Italian physician and rabbi; born about 1650 at Padua; died there April 28, 1694. He had a large practise among the Christian as well as the Jewish population of that city, visiting the poorer of his patients four times a day without charge. Cantarini founded a yeshibah in the synagogue of the Ashkenazim, where he taught the Talmud, in which he was very learned. He also officiated as preacher. A letter of his is extant, addressed to Jacob Lebet-Levi, and dealing with a legal quarrel in which Cantarini was involved. This letter, which testifies to his thorough knowledge of the Talmud, is written in a very pure and classical Hebrew. At Cantarini's death his nephew, Isaac Ḥayyim Cantarini, wrote his obituary.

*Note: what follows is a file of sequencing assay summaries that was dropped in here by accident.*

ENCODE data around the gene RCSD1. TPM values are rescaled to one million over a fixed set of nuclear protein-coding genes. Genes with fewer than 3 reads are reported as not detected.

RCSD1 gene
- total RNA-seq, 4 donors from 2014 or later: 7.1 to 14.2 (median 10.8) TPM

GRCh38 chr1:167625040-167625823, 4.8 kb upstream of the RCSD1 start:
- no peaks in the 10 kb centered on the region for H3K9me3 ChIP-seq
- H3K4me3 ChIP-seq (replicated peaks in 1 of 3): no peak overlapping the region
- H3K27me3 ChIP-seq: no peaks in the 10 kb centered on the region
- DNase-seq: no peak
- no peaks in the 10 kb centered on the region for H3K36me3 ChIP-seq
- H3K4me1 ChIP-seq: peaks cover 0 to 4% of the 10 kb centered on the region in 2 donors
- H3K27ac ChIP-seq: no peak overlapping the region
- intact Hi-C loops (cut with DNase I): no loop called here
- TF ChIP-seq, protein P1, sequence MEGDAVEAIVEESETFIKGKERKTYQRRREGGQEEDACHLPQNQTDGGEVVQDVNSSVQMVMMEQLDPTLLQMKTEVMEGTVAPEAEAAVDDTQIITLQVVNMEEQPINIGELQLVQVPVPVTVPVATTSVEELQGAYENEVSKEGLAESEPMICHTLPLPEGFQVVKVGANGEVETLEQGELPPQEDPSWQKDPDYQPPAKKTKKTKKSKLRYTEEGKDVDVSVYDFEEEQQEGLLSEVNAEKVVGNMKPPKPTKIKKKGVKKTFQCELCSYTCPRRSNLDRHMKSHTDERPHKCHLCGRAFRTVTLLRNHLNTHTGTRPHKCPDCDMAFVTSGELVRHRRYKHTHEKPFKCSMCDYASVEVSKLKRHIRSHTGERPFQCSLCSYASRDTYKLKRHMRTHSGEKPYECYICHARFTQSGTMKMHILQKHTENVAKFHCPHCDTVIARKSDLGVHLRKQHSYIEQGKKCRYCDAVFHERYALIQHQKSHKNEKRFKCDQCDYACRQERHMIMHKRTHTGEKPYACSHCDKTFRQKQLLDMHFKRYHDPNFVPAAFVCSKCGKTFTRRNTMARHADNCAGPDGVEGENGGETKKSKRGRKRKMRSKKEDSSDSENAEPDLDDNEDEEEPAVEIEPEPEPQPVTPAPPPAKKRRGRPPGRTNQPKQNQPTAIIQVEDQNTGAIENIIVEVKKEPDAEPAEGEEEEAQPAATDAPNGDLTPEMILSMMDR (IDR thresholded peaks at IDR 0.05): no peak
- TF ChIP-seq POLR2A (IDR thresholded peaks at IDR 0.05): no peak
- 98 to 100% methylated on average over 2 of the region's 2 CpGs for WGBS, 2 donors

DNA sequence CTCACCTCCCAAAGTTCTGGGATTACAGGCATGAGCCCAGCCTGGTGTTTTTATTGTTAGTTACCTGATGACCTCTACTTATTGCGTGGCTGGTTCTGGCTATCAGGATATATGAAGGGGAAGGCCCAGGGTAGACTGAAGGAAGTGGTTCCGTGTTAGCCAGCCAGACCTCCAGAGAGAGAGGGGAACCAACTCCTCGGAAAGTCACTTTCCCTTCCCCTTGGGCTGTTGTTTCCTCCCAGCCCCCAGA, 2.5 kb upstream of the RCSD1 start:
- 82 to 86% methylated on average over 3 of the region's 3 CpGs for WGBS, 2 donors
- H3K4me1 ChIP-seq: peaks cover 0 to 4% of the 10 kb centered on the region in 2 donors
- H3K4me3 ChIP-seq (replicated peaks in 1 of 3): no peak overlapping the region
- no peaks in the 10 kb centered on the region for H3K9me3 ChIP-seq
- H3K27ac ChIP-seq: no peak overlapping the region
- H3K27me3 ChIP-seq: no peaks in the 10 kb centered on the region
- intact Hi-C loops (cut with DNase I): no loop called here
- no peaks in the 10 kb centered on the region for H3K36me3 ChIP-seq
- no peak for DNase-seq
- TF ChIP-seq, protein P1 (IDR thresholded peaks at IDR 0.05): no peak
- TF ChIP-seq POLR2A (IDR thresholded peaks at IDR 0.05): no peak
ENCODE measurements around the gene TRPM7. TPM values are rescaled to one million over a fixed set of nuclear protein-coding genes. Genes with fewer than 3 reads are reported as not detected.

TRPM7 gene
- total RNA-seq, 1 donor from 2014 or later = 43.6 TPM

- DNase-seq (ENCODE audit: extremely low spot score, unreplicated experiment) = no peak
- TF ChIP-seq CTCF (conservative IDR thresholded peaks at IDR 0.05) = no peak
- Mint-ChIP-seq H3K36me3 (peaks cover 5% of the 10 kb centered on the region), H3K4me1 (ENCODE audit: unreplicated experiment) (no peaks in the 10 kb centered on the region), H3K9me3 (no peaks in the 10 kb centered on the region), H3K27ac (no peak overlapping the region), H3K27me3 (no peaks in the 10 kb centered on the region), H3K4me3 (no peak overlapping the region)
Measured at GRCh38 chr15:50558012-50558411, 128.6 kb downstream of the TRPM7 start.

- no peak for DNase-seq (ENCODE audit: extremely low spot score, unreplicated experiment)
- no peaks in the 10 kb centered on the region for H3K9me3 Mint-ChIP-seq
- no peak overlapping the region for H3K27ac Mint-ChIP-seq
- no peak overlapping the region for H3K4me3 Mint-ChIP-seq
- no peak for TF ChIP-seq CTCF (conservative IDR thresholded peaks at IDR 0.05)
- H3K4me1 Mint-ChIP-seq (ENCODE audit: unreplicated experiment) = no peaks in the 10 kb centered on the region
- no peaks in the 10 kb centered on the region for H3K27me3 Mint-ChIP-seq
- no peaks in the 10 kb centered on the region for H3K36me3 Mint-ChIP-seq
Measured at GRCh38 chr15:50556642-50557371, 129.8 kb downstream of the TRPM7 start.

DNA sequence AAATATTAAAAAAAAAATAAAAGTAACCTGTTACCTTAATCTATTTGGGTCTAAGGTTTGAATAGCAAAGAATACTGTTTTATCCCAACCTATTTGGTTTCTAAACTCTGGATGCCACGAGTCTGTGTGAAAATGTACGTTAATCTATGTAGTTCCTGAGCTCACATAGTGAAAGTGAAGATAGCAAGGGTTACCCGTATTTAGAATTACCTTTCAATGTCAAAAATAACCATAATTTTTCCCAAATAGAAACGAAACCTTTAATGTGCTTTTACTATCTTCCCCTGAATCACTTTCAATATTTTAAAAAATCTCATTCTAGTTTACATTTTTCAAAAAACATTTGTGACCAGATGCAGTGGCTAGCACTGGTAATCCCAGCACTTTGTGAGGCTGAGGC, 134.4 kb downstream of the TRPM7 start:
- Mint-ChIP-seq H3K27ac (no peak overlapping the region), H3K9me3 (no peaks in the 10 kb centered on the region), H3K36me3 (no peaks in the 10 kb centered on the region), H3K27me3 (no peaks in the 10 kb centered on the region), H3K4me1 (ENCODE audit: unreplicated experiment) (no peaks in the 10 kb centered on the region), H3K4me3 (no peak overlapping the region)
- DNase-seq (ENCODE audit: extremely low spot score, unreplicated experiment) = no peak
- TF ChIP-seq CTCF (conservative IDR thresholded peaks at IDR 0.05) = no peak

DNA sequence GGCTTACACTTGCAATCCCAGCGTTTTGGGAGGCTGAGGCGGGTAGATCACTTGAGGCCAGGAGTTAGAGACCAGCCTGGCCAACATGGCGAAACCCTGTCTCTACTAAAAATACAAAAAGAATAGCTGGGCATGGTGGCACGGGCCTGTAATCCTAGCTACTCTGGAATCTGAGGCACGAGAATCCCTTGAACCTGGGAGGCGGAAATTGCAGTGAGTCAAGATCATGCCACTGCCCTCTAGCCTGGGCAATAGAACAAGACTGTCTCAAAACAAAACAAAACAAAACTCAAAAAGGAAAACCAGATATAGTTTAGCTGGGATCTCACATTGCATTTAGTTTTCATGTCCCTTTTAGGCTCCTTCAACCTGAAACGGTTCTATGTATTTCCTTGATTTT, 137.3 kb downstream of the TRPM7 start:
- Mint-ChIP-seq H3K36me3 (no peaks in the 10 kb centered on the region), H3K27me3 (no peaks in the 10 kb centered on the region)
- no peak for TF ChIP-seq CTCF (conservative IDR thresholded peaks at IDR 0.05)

• I. H. Cantarini, Paḥad Yiẓḥaḳ, pp. 10a, 42a;
  • idem, in Oẓar Neḥmad, iii. 145;
  • Nepi-Ghirondi, Toledot Gedole Yisrael, p. 198;
  • Steinschneider, in Monatsschrift, 1899, p. 472.
L. G. I. Ber.
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